Dr. Irwin, 84, Bellefontaine, Ohio, died Feb. 13, 2007. Retired since 2002, he was the founder of Irwin Animal Hospital in Bellefontaine. Dr. Irwin is survived by his wife, Ruth; a son; and three daughters. His son, Dr. Timothy C. Irwin (OSU '81), practices at Irwin Animal Hospital. Memorials may be made to the American Heart Association, P.O. Box 163549, Columbus, OH 43216.
Dr. Novak, 60, of Russell Twp., Ohio, died November 24, 2007. Beloved husband of Maureen (nee Sweet), loving father of Heather (Scott) Fitzhugh and Halle (James) Paauw and grandfather of Joshua; devoted son of Louis (deceased) and Yolanda Novak; dear brother of Louis Novak, Laurie (Peter) Weinberger and Ralph (Kristi) Novak; brother-in-law of Dianne Sweet; cherished uncle of Kelly and Adam Weinberger and Amber, Kristopher and Kyle Novak; and son-in-law of Charles and Bertha (deceased) Sweet. Countless pets also benefited from his care. He was a member of Parkside Church. Dr. Novak was President of the Geauga Veterinary Assn.; member of AQHA, OQHA, AVMA and OVMA. He owned Dr. Richard A. Novak Inc. of Russell Twp. for 30 years. In lieu of flowers, the family suggests contributions to Fieldstone Farm, Therapeutic Riding Center, P.O. Box 23129, Chagrin Falls, 44023.
Hancock County Recognizes Disaster Volunteers
In September, Ohio Citizen Corps held a ceremony in Findlay, Ohio to honor a few special volunteers who came forward to help fellow citizens after August flooding left parts of the city in ruins. One honoree, Dr. Emily Walton, (DVM '81), a Findlay veterinarian and Hancock County Commissioner, was recognized for her work as a member of the Hancock County Medical Reserve Corps, a program of the Citizen Corps. According to an article by Denise Grant in the "Findlay Courier," the Citizen Corps was created to help coordinate volunteer activities and provide opportunities for people to participate in activities that help make families, homes and communities safer from the threats of crime and disasters. Dr. Walton was recognized for her efforts coordinating the county's emergency operations center for two weeks following the disaster. In addition to serving her community, she also serves the College of Veterinary Medicine as a member of the admissions committee.
Wisconsin Veterinarian Honored by American Association of Bovine Practitioners
Dr. Garrett R. Oetzel, a Food Animal Production Medicine veterinarian at the University of Wisconsin-Madison School of Veterinary Medicine, received the 2007 AABP Alpharma Award of Excellence during the American Association of Bovine Practitioners (AABP) annual meeting in Vancouver, Canada on September 22. The award, established in 1989, recognizes a veterinarian in academia, industry or public practice who has had a consistent and direct influence on daily activities of veterinarians in bovine practice. According to Dr. Glen Johnson, veterinarian from Reedsburg, WI who presented the award during the meeting, Dr. Oetzel is part of a truly elite food animal production medicine faculty. He noted that Dr. Oetzel has shared an enormity of information on significant issues facing the dairy industry such as hypocalcemia, anionic salts, subacute ruminal acidosis, rumenocentesis, ketosis, and herd based testing.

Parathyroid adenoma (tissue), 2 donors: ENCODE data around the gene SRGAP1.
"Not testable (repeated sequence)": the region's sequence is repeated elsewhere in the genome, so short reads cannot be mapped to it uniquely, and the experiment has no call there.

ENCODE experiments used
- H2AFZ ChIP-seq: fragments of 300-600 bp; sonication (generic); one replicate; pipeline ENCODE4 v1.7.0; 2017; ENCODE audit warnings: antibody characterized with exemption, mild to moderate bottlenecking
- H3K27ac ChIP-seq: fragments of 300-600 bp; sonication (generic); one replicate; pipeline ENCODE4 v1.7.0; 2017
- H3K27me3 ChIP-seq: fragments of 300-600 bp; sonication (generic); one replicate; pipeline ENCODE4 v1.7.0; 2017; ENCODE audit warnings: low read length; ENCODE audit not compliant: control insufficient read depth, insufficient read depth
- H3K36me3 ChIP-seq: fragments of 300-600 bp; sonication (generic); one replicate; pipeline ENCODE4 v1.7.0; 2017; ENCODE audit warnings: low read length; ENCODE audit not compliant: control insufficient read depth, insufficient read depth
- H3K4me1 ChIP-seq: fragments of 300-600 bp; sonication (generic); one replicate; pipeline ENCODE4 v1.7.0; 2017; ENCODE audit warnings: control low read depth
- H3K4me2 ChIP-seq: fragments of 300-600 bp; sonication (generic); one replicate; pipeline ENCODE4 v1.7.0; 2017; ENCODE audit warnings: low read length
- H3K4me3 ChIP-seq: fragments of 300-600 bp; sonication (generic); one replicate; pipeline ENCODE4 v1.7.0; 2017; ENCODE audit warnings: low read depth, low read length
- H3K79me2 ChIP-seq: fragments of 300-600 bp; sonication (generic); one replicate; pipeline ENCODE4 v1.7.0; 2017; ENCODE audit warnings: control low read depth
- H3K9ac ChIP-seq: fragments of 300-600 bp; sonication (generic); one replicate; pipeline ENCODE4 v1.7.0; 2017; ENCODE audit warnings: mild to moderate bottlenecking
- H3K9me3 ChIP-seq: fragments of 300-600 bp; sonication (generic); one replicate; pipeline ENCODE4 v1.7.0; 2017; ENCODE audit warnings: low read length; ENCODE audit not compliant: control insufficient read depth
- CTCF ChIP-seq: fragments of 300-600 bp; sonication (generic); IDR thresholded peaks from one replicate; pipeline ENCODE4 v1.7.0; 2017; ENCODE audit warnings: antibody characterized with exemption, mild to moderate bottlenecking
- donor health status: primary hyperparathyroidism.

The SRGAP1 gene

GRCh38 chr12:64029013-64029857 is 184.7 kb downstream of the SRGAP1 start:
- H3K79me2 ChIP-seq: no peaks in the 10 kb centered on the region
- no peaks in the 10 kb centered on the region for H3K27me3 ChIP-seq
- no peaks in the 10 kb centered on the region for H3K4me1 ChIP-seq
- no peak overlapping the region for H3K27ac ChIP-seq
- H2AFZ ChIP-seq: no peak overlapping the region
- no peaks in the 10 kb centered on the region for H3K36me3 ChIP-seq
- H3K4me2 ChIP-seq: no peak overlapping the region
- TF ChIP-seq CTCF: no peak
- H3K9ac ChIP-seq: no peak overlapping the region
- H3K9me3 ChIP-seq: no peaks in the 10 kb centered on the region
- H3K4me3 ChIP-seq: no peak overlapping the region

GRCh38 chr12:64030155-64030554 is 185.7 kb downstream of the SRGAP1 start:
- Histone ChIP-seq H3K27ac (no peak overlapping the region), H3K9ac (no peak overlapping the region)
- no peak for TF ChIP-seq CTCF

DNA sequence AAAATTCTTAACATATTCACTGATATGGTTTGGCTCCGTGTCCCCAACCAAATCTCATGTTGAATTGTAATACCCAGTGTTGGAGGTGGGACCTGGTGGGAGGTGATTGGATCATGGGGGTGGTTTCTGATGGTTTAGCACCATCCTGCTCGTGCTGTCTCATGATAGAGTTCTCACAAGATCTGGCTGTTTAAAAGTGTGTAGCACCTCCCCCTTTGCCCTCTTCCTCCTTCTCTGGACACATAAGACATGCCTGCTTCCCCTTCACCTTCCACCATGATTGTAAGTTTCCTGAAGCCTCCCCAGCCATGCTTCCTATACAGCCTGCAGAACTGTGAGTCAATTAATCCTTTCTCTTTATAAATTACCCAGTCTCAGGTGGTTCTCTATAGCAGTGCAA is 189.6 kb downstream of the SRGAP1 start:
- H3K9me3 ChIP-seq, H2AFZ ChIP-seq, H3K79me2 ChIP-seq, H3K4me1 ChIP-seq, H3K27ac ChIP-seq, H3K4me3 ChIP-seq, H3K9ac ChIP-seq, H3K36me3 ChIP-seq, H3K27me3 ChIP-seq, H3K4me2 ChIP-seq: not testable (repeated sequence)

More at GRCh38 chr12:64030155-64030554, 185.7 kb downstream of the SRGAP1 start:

Dr. Oetzel joined the Wisconsin School of Veterinary Medicine in 1989. He earned his DVM from The Ohio State University in 1981, then completed a residency and earned his MS degree at University of Illinois at Urbana-Champaign. He currently resides in Middleton, WI with his wife and two daughters.
Jones to Assume Pivotal Position at AVMA
The promotion of a staff person to fill a new position approved by the Executive Board in June is the first step toward creating stimulating new online features and programs to increase the usefulness and appeal of JAVMA for American Veterinary Medical Association (AVMA) members, especially recent graduates.
On Oct. 3, Dr. Althea A. Jones moved into the Publication Division's newly created position of online professional services editor. In her new role, Dr. Jones will translate into various online formats much of what is published in the Veterinary Medicine Today and Scientific Reports sections of the JAVMA as well as articles published in the AJVR. She will create virtual journals of articles on single topics, and to further engage readers, Dr. Jones will explore features and programs ranging from opinion polls and self-study exercises to continuing education offerings for veterinarians and roundtable discussions on professional topics.